The fourth annual KCS STREAM Camp, which stands for science, technology, reading, engineering, arts and math, focused on the environment and food. The second week’s event, to start Monday, will focus on water, including how to get it to the four new garden beds. Partners aside from Food City included Eastman Chemical Co. and local nurseries. The camps are supported by tuition, but community partner funds and other available money go to scholarships for those who can’t afford to pay.
“Our camp this week has had an environmental focus with an emphasis on design,” said Kelli Seymour, associate principal of Robinson and overseer of the camp.
“We began the week looking from a global perspective about our impact on the plant. We then narrowed the focus to the distribution and harvesting of food. Students studied aquaponics and hydroponics and designed floating gardens that would allow life to be sustained in countries that are plagued with flooding such as Bangladesh,” she said.
Last Monday, students began the week learning about the ocean, which is plagued by plastic garbage hurting the production of oxygen by plankton.
“All of our inventions have made it bad,” said Ria Kotari, a rising Robinson seventh-grader.
The largest debris collections make up the Great Pacific Garbage Patch, a trash vortex in the north Pacific. Students also learned that by 2050, the Earth, which has only 1/32 of its surface available for agriculture, is projected to reach a population of 9 billion people.
On Tuesday, students did planning and learned about water gardening, according to rising Robinson seventh-grader Diego Chavez. On Wednesday they built the beds and on Thursday did the planting. The event wrapped up Friday with final work in the garden and a “Chopped” STREAM Challenge partnering with Food City, followed by sharing their work with parents and family.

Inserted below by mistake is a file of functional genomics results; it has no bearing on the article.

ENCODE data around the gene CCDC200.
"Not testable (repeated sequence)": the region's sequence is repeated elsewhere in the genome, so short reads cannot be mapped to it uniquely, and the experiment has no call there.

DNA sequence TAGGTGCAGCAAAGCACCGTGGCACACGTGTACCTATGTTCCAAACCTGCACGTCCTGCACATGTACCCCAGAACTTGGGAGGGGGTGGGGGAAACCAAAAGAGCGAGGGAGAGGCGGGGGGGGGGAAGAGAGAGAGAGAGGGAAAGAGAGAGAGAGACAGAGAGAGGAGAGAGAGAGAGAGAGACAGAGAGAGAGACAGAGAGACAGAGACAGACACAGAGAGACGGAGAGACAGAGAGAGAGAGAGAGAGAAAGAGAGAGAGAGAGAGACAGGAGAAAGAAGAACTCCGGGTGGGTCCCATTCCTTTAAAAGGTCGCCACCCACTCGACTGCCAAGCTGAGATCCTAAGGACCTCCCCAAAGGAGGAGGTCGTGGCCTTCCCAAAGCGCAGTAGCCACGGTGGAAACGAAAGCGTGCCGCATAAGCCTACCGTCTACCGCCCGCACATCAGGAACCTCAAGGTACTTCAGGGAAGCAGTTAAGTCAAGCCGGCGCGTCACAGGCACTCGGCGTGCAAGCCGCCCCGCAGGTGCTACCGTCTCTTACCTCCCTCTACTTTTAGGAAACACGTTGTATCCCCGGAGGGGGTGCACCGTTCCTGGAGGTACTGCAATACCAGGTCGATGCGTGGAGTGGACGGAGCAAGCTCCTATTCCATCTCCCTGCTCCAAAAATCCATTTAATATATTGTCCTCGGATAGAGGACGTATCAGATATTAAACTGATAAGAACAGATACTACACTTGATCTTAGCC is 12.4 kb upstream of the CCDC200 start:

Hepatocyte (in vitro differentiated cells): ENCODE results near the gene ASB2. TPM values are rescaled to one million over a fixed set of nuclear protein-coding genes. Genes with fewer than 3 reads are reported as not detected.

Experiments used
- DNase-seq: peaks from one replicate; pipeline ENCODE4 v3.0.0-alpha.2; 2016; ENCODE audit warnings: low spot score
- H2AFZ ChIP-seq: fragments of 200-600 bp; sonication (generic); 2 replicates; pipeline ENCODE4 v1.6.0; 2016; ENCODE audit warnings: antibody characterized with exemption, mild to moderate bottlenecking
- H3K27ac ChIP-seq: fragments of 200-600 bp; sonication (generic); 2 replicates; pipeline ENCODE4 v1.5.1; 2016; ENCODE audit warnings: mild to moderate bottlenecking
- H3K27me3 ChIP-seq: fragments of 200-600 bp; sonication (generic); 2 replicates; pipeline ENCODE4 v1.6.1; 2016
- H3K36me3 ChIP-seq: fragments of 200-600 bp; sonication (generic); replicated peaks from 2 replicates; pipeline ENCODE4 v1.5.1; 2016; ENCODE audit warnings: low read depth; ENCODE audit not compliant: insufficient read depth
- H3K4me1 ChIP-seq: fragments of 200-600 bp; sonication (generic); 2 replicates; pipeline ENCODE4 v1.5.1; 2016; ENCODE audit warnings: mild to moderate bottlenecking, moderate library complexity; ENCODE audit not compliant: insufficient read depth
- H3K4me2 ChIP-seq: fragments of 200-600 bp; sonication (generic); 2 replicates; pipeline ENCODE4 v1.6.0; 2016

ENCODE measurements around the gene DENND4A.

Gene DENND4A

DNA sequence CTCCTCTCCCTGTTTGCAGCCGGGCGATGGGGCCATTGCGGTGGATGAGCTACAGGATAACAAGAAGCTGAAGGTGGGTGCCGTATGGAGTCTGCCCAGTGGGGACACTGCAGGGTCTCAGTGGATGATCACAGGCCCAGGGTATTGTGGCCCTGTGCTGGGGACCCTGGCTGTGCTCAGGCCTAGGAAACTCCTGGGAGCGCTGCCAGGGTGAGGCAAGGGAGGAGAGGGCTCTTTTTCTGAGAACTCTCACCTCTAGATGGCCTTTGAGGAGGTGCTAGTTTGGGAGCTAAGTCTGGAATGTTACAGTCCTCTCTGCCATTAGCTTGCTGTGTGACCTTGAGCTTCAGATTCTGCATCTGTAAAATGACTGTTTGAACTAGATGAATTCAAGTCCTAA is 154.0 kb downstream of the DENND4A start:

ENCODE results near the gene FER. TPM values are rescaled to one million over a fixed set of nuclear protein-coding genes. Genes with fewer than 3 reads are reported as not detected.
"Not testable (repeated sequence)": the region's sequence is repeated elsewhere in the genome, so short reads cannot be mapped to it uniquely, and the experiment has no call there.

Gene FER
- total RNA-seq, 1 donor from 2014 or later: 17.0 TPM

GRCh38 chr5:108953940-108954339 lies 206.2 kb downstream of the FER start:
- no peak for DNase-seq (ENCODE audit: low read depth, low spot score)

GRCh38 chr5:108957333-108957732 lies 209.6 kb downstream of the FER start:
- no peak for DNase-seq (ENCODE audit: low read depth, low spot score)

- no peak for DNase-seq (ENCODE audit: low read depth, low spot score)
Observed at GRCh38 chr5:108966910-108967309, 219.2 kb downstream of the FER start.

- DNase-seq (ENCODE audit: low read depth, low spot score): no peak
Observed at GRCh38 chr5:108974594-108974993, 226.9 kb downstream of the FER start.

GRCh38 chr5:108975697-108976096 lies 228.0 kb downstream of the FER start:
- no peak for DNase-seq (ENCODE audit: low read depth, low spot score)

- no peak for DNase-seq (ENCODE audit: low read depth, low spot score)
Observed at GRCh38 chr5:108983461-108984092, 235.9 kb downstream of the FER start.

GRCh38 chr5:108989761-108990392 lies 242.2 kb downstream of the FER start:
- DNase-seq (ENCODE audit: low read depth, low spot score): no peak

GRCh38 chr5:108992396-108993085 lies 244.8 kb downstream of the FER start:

Mary Elizabeth Bastian, a rising Robinson seventh-grader, said growing food locally helps reduce pollution from transporting food across the world, while rising Robinson seventh-grader Samia Izallalen said the Earth is losing seeds to mechanized harvesting. Sevier rising seventh-grader Adrian Coldin and rising eighth-grader Isaac Linkous suggested that Sevier and Dobyns-Bennett High School develop gardens. The one at Robinson includes tomatoes, strawberries, carrots, cantaloupes and lettuce.
This fall, the special education students in functional academics will maintain the gardens. When it comes time to harvest, Seymour said, they are to give some produce to residents of nearby Kiwanis Towers, and the rest is to be sold at a Robinson “farmers market” to faculty and staff to raise money for new age-appropriate playground equipment for the special education middle school students.
“Students then brainstormed how we, locally, could have a positive impact. Students determined there was space at the school that could be utilized to grow and harvest fruits and vegetables locally. After the planning phase, students designed the area and the beds,” Seymour said. “After the design phase students built and planted the beds.”
For more information, contact her at [email protected] or (423) 378-2217.